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WASHINGTON - U.S. President Donald Trump on Monday dismissed as irrelevant questions about how imminent a threat Iranian Quds Force commander Qassem Soleimani posed to American interests in the Middle East when Trump ordered a drone strike that killed him.
Trump offered no evidence supporting his claim that Soleimani was about to blow up four U.S. embassies, after key U.S. officials declined Sunday to say they had seen such a specific threat.
On Twitter, Trump said the mainstream U.S. news media and "their Democrat Partners are working hard to determine whether or not the future attack by terrorist Soleimani was 'imminent' or not, & was my team in agreement. The answer to both is a strong YES., but it doesn't really matter because of his horrible past!"
He contended that opposition Democrats and the news media "are trying to make terrorist Soleimani into a wonderful guy, only because I did what should have been done for 20 years. Anything I do, whether it's the economy, military, or anything else, will be scorned by the Radical Left, Do Nothing Democrats!"
On Sunday, Defense Secretary Mark Esper told CBS News' Face the Nation show, "I didn't see the intelligence about Iran posing an imminent threat to four U.S. embassies, but I believe President Trump when he says there was one."
The Pentagon chief added, "What I'm saying is I share the president's view that probably- my expectation was they were going to go after our embassies."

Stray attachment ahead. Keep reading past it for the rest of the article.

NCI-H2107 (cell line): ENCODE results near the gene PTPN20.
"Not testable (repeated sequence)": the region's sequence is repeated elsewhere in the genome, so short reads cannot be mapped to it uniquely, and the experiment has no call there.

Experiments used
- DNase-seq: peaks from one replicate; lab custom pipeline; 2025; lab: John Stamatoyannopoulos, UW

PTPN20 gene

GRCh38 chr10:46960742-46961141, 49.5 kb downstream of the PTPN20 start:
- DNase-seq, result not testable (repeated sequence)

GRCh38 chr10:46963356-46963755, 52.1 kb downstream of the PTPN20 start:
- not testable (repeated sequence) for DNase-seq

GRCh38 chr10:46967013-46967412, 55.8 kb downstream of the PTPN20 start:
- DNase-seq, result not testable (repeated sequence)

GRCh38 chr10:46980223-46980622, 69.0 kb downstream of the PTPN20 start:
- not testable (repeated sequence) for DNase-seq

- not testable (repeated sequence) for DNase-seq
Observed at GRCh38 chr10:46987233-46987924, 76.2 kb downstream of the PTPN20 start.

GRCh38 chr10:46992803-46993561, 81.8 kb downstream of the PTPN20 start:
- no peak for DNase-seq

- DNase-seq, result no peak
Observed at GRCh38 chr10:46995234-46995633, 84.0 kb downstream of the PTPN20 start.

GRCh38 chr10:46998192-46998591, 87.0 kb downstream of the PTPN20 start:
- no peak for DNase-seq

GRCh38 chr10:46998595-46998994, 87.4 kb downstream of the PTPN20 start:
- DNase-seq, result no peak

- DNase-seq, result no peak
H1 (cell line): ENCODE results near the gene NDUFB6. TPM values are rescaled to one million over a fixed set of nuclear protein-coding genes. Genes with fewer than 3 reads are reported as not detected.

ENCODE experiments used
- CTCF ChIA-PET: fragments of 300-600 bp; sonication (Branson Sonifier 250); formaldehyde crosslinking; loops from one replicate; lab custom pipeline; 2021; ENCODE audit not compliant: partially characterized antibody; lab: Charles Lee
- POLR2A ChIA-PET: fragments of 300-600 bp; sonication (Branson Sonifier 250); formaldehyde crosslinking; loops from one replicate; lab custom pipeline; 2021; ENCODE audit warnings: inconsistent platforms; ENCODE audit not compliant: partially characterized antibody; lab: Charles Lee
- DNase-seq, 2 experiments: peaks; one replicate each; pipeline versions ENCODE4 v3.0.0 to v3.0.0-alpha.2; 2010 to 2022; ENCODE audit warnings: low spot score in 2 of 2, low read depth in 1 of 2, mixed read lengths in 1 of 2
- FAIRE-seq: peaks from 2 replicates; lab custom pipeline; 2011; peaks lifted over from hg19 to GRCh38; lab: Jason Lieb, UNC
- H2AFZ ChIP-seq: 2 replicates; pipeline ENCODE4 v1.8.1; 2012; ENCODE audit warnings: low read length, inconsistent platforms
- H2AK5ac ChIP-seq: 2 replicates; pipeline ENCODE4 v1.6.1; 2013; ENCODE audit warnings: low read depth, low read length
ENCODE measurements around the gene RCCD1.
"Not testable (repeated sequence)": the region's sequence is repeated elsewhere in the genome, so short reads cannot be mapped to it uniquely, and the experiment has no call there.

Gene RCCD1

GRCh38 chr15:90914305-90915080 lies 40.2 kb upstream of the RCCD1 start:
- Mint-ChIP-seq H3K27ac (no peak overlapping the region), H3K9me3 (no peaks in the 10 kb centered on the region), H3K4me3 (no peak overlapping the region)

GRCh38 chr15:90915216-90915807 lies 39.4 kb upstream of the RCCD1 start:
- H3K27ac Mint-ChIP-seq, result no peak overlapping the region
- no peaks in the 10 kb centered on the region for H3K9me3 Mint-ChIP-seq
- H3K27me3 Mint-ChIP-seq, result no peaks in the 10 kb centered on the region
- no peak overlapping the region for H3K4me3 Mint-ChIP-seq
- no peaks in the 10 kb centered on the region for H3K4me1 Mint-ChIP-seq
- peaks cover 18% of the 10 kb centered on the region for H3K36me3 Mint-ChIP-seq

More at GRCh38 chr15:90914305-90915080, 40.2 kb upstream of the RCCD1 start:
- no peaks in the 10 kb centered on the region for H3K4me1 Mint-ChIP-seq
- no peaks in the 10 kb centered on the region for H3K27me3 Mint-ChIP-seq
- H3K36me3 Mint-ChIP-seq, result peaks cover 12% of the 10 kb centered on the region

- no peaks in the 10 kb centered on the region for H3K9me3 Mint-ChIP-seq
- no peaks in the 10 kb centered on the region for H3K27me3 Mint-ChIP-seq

Esper, in another interview, told CNN's State of the Union show, that he believed Soleimani was "days away" from launching an attack on U.S. facilities when the drone attack killed him Jan. 3.
Iran, in response, fired 16 ballistic missiles at bases in Iraq where U.S. troops are stationed, although the U.S. says it knew of the attacks hours ahead of time, allowing forces to bunker in safety. There were no reports of U.S. casualties.
In extensive Capitol Hill briefings on the Soleimani killing, lawmakers, including House Intelligence Committee chairman Adam Schiff, said Trump administration officials never mentioned the potential for attacks on the four embassies.
But U.S. national security adviser Robert O'Brien told the Fox News Sunday show, "They can trust us on this intelligence" about the threat posed by Soleimani.
But he said it was "always difficult to know the specifics" of threats, saying they came from Soleimani and the Quds Force. He said there were "very significant threats to American facilities in the region," without acknowledging any specific threat to four embassies.
Speaker Nancy Pelosi, leader of the Democrat-controlled House of Representatives, told ABC's This Week, "I don't think the administration has been straight with the Congress of the United States."
After Tehran fired the missiles at the U.S. forces in Iraq, Trump backed off earlier threats of further military attacks against Iran, instead imposing more economic sanctions against the Islamic Republic.
O'Brien said the U.S.'s "maximum pressure" campaign against Iran is working. "Iran is being choked off," he said, making it difficult for Tehran to "get the money" for continued funding for its Quds Force military operations in the Mideast.
The U.S. has expressed the view that its economic sanctions against Tehran will eventually force it to renegotiate the 2015 international treaty restraining Iran's nuclear program, the deal Trump withdrew the U.S. from.
But Trump, in a tweet late Sunday, seemed indifferent whether there are new negotiations with Tehran, saying, "Actually, I couldn't care less if they negotiate. Will be totally up to them but, no nuclear weapons and 'don't kill your protesters.'"
O'Brien said student protests in Tehran that started Saturday, after Iran admitted that it mistakenly shot down a Ukrainian passenger jet, killing all 176 aboard, in the hours after its attacks on the Iraqi bases, will also pressure Iranian leaders to renegotiate the nuclear treaty.